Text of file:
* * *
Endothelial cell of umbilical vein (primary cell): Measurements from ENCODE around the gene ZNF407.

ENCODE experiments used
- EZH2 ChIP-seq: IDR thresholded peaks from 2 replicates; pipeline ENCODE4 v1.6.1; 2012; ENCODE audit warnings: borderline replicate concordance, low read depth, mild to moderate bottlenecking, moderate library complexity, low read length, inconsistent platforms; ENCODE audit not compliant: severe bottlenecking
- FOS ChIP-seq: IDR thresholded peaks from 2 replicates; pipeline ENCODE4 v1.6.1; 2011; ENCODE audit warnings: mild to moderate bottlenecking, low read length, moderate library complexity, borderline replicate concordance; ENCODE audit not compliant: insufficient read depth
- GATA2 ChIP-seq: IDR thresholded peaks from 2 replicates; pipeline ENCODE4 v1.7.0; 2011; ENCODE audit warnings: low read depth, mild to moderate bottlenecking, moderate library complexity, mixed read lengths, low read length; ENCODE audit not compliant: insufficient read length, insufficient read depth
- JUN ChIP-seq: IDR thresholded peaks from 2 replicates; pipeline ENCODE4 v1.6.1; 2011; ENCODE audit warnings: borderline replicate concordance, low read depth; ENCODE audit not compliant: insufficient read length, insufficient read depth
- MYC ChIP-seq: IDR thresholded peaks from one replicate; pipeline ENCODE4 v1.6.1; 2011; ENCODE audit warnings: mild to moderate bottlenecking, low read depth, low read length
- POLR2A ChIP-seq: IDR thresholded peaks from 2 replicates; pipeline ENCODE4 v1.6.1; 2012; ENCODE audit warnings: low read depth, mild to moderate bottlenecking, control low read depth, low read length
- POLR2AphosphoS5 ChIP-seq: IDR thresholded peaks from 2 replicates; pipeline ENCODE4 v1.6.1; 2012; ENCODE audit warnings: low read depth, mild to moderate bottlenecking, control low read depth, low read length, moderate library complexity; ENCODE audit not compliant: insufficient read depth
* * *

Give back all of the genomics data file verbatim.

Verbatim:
Endothelial cell of umbilical vein (primary cell): Measurements from ENCODE around the gene ZNF407.

ENCODE experiments used
- EZH2 ChIP-seq: IDR thresholded peaks from 2 replicates; pipeline ENCODE4 v1.6.1; 2012; ENCODE audit warnings: borderline replicate concordance, low read depth, mild to moderate bottlenecking, moderate library complexity, low read length, inconsistent platforms; ENCODE audit not compliant: severe bottlenecking
- FOS ChIP-seq: IDR thresholded peaks from 2 replicates; pipeline ENCODE4 v1.6.1; 2011; ENCODE audit warnings: mild to moderate bottlenecking, low read length, moderate library complexity, borderline replicate concordance; ENCODE audit not compliant: insufficient read depth
- GATA2 ChIP-seq: IDR thresholded peaks from 2 replicates; pipeline ENCODE4 v1.7.0; 2011; ENCODE audit warnings: low read depth, mild to moderate bottlenecking, moderate library complexity, mixed read lengths, low read length; ENCODE audit not compliant: insufficient read length, insufficient read depth
- JUN ChIP-seq: IDR thresholded peaks from 2 replicates; pipeline ENCODE4 v1.6.1; 2011; ENCODE audit warnings: borderline replicate concordance, low read depth; ENCODE audit not compliant: insufficient read length, insufficient read depth
- MYC ChIP-seq: IDR thresholded peaks from one replicate; pipeline ENCODE4 v1.6.1; 2011; ENCODE audit warnings: mild to moderate bottlenecking, low read depth, low read length
- POLR2A ChIP-seq: IDR thresholded peaks from 2 replicates; pipeline ENCODE4 v1.6.1; 2012; ENCODE audit warnings: low read depth, mild to moderate bottlenecking, control low read depth, low read length
- POLR2AphosphoS5 ChIP-seq: IDR thresholded peaks from 2 replicates; pipeline ENCODE4 v1.6.1; 2012; ENCODE audit warnings: low read depth, mild to moderate bottlenecking, control low read depth, low read length, moderate library complexity; ENCODE audit not compliant: insufficient read depth